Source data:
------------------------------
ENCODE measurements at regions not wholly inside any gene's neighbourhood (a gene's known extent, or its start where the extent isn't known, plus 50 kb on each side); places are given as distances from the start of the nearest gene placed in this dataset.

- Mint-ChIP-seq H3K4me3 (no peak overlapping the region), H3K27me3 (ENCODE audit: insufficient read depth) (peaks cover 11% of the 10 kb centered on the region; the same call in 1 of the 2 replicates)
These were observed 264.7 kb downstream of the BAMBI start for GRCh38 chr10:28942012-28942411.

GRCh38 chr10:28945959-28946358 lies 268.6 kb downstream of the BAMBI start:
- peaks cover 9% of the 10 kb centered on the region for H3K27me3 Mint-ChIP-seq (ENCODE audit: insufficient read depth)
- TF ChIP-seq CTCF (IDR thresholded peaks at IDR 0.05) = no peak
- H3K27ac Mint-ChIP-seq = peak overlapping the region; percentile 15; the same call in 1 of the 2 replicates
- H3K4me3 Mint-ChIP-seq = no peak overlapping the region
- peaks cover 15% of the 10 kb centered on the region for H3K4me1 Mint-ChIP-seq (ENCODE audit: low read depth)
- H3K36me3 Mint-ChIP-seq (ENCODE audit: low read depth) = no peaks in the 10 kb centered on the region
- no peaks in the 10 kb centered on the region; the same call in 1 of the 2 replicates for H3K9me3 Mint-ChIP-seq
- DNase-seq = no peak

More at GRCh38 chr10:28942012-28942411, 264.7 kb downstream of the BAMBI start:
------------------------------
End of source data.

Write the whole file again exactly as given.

ENCODE measurements at regions not wholly inside any gene's neighbourhood (a gene's known extent, or its start where the extent isn't known, plus 50 kb on each side); places are given as distances from the start of the nearest gene placed in this dataset.

- Mint-ChIP-seq H3K4me3 (no peak overlapping the region), H3K27me3 (ENCODE audit: insufficient read depth) (peaks cover 11% of the 10 kb centered on the region; the same call in 1 of the 2 replicates)
These were observed 264.7 kb downstream of the BAMBI start for GRCh38 chr10:28942012-28942411.

GRCh38 chr10:28945959-28946358 lies 268.6 kb downstream of the BAMBI start:
- peaks cover 9% of the 10 kb centered on the region for H3K27me3 Mint-ChIP-seq (ENCODE audit: insufficient read depth)
- TF ChIP-seq CTCF (IDR thresholded peaks at IDR 0.05) = no peak
- H3K27ac Mint-ChIP-seq = peak overlapping the region; percentile 15; the same call in 1 of the 2 replicates
- H3K4me3 Mint-ChIP-seq = no peak overlapping the region
- peaks cover 15% of the 10 kb centered on the region for H3K4me1 Mint-ChIP-seq (ENCODE audit: low read depth)
- H3K36me3 Mint-ChIP-seq (ENCODE audit: low read depth) = no peaks in the 10 kb centered on the region
- no peaks in the 10 kb centered on the region; the same call in 1 of the 2 replicates for H3K9me3 Mint-ChIP-seq
- DNase-seq = no peak

More at GRCh38 chr10:28942012-28942411, 264.7 kb downstream of the BAMBI start: